I'm trying to avoid spoilers, but there may be a few small ones.
Has anyone tracked in detail just how Catholic it is? It's not just Peter Parker looking crucified on the front of a train (followed by Pieta images)--imho, the "I'm doing everything right, but the whole world is spitting on me" is a Catholic saint story. (Let me know if I'm wrong about this, or if it's also a Protestant thing.) And I don't think it's a coincidence that when Oc's tentacles are tempting him, they look like snakes.
As for business, I think the pizza parlor owner has it wrong. I'm betting that your average customer will be pleased enough to get a trivially late pizza for free (and evidence of a promise kept) that they'll stay as a customer. On the other hand, it's certainly plausible enough for an business owner to get things wrong, or possibly to amp up fears when the real issue is not getting paid for the pizza.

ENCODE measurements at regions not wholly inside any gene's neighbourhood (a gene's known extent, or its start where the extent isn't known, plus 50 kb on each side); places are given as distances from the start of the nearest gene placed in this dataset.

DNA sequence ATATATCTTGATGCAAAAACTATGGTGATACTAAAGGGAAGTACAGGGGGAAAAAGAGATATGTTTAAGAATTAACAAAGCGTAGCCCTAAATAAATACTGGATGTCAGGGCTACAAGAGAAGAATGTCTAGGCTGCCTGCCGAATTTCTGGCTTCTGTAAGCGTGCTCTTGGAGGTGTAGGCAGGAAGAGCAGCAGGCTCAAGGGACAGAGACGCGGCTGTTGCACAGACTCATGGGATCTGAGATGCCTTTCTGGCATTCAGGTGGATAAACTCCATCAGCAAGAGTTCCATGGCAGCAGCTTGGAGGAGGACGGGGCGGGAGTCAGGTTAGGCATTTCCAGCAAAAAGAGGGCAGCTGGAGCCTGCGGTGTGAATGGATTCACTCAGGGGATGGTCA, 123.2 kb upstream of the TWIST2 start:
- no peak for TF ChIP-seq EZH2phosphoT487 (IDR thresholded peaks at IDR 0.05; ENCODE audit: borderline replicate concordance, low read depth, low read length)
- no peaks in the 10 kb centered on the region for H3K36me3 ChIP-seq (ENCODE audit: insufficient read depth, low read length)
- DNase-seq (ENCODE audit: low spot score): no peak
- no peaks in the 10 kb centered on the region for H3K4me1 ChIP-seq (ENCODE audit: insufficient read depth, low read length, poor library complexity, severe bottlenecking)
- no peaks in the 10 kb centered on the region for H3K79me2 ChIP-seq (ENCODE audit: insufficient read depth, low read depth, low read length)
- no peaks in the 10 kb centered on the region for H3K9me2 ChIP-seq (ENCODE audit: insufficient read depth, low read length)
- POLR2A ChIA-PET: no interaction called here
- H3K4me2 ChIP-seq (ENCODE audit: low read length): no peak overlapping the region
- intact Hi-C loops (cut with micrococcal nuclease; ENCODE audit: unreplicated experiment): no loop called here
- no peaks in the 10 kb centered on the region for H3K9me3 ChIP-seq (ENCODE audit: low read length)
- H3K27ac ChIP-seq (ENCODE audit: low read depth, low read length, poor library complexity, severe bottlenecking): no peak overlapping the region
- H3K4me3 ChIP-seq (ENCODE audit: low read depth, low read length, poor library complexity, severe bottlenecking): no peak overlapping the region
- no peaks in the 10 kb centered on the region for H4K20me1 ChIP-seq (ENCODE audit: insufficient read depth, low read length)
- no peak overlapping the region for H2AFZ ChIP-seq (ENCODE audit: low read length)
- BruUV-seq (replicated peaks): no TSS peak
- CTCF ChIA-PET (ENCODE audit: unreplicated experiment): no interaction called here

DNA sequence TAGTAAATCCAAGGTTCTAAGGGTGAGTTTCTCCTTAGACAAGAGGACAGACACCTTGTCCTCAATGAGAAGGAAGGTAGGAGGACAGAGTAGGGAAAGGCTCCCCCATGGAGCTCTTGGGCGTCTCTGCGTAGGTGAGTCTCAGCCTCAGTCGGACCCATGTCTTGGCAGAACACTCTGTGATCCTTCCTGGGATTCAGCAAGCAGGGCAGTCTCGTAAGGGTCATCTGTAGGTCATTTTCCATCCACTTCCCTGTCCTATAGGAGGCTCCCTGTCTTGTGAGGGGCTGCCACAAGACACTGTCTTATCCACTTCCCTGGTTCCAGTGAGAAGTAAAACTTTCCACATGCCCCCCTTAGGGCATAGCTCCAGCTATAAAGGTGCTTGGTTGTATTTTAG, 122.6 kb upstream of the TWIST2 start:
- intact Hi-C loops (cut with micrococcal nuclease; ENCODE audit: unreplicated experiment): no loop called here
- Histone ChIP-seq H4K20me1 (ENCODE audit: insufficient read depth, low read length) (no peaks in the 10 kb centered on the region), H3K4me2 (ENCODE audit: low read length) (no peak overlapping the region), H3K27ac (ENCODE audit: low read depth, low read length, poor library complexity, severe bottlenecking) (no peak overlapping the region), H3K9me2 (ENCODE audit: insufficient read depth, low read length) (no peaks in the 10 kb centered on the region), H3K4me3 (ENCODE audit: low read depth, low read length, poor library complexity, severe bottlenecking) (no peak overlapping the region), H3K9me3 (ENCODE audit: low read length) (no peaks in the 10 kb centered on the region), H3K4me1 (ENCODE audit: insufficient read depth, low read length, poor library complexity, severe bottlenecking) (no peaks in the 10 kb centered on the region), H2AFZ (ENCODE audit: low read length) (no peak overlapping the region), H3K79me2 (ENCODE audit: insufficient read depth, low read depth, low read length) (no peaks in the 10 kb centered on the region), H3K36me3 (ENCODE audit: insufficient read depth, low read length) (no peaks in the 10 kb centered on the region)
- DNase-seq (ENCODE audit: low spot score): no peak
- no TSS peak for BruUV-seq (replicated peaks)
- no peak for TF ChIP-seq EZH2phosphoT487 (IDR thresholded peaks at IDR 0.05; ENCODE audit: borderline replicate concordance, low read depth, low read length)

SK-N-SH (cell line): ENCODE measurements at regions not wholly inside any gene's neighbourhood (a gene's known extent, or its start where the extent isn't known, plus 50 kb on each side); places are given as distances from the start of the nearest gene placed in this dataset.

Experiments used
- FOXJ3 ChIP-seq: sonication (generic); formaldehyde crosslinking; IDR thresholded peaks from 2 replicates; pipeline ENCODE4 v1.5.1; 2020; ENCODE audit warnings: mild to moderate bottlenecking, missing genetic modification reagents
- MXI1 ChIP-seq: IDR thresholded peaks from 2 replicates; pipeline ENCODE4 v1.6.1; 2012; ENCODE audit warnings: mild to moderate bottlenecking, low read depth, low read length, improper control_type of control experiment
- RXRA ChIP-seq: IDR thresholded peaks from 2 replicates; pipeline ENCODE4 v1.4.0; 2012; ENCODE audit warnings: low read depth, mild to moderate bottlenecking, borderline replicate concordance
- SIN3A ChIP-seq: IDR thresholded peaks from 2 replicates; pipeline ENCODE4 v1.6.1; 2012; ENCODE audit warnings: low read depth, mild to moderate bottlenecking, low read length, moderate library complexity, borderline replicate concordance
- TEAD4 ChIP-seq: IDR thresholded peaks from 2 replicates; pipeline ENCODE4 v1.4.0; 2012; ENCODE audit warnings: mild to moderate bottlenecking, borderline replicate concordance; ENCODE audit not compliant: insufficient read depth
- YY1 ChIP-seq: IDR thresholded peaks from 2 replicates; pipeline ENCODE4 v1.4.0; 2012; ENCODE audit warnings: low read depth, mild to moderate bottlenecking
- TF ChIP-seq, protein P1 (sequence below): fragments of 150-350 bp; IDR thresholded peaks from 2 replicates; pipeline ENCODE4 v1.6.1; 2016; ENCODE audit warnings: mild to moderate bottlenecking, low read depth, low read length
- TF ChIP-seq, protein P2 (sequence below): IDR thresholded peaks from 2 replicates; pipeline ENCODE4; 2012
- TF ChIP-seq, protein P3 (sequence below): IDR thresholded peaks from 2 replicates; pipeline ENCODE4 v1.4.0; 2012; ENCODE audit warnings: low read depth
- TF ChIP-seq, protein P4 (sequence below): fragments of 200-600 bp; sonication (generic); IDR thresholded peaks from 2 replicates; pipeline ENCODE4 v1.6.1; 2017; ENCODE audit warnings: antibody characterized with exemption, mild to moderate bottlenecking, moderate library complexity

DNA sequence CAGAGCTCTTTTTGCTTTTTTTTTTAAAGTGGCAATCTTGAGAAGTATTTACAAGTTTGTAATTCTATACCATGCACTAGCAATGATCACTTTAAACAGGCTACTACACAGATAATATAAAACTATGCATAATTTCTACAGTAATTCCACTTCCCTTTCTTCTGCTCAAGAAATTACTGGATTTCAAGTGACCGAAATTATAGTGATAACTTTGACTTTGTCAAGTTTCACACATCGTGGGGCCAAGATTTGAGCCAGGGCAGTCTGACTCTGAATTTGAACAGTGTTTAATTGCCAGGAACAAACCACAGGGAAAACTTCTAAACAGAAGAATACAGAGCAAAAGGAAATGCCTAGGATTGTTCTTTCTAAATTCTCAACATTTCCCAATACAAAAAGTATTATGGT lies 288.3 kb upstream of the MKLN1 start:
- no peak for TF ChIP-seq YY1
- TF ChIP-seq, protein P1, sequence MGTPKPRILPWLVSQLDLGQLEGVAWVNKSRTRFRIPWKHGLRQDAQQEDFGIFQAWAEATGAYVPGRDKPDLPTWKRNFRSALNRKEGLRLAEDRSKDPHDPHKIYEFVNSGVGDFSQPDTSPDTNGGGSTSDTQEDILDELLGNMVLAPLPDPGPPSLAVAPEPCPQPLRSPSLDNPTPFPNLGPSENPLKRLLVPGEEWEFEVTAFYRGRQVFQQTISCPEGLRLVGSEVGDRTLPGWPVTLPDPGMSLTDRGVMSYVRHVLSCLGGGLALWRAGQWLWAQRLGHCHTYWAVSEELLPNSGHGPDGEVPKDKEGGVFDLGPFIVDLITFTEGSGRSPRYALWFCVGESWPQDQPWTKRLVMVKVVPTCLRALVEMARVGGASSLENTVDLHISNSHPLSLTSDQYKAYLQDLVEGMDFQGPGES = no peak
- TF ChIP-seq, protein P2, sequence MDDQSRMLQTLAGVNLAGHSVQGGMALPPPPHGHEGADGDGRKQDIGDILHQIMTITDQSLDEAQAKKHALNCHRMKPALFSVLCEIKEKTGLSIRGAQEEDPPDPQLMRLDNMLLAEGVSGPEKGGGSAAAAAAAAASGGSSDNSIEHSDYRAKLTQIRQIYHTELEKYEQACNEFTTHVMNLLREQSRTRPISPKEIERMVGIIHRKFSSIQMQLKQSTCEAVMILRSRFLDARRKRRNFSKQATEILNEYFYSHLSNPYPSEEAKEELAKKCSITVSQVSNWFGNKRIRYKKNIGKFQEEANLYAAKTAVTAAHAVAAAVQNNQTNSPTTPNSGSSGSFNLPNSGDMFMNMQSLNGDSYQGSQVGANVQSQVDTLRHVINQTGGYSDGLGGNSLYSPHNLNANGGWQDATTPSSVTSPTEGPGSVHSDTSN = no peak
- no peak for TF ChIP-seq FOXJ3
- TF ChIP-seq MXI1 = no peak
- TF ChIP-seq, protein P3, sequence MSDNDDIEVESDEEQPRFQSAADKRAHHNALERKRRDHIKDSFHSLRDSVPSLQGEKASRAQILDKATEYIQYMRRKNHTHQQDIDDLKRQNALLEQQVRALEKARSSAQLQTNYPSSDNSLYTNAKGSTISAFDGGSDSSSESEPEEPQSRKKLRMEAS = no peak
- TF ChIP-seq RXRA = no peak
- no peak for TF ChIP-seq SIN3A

On the other hand, the landlord is plausible enough. He just wants the rent.
Jameson is a weird case. He harks back to the time when newspapers were run by individuals, and sometimes arbitrarily. (When was the movie set, anyway? These days, I don't think Peter Parker would have been allowed to run into a burning building.) Still, I would think he'd be getting more flack--most people seem to think Spiderman is a hero, not a menace. In fact, by the second movie, I don't think there's anyone but Jameson who believes the Bugle's line.
For lots more discussion of Spiderman (including links), see Unqualified Observer. It's mostly about how the choice between virtue and happiness is played out.